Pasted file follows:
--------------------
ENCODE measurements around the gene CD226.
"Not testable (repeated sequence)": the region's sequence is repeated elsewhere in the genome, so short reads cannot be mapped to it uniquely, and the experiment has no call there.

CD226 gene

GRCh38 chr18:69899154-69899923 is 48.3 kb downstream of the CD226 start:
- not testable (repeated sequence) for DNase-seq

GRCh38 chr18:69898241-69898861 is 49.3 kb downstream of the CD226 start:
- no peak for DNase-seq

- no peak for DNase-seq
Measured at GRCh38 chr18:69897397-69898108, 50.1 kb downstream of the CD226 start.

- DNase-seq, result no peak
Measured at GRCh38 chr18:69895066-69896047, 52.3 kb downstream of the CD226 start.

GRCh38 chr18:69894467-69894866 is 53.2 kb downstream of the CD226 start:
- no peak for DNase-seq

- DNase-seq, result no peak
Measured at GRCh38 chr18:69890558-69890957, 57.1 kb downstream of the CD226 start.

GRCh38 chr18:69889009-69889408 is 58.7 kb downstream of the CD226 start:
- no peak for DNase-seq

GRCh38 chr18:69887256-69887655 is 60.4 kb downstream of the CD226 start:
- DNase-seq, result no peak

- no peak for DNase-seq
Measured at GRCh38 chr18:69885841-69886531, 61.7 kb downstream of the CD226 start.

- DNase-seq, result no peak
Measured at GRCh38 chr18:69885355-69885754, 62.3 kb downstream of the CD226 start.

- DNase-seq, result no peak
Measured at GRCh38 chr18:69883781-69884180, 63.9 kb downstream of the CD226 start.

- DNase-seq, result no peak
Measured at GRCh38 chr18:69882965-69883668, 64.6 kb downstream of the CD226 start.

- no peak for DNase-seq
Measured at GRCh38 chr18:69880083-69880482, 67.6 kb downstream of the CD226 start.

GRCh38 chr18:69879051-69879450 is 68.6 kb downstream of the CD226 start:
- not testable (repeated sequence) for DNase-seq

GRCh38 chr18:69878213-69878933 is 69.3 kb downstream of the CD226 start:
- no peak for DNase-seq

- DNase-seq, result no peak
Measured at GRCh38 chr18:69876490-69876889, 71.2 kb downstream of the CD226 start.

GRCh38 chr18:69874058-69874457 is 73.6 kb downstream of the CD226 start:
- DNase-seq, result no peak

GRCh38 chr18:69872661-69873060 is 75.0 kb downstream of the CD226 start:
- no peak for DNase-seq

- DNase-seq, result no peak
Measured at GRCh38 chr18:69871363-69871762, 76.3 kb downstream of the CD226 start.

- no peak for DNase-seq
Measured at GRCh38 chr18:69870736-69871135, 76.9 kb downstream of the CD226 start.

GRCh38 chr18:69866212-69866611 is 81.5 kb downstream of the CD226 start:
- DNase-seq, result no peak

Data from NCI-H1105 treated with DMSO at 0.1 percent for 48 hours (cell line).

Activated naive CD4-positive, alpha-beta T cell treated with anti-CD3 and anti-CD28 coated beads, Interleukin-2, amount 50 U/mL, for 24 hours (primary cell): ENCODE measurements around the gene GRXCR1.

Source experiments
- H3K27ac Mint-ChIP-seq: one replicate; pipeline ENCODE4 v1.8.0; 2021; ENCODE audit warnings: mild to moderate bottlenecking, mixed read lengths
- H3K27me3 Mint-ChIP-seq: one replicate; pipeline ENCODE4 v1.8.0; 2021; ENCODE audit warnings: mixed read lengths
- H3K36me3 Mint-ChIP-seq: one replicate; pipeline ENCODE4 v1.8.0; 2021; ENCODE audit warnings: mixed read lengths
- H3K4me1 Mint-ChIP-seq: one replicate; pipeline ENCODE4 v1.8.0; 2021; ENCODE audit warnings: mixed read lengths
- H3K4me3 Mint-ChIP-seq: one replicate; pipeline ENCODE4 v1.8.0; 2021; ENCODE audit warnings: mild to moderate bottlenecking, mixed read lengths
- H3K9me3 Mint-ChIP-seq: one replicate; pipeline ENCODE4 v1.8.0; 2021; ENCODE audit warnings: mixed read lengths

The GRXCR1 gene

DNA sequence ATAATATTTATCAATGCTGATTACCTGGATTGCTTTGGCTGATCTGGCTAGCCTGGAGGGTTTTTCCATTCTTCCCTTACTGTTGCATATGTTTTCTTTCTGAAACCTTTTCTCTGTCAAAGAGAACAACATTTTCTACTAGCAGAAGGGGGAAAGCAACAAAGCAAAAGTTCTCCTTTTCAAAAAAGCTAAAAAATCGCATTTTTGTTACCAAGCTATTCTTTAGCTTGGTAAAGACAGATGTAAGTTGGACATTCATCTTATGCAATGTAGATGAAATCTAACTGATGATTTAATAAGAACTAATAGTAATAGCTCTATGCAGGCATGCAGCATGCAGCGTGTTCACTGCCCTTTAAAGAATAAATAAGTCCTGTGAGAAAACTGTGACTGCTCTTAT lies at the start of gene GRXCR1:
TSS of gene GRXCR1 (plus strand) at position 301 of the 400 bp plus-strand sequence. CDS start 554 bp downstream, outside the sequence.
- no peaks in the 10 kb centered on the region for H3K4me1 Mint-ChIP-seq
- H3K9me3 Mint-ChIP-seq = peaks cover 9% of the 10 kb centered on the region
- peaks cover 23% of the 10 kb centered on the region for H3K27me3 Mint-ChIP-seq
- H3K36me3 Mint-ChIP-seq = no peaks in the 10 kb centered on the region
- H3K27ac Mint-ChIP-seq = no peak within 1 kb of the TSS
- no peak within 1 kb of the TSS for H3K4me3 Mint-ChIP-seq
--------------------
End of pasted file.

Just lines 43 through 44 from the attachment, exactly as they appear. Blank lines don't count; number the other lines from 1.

Measured at GRCh38 chr18:69870736-69871135, 76.9 kb downstream of the CD226 start.

GRCh38 chr18:69866212-69866611 is 81.5 kb downstream of the CD226 start: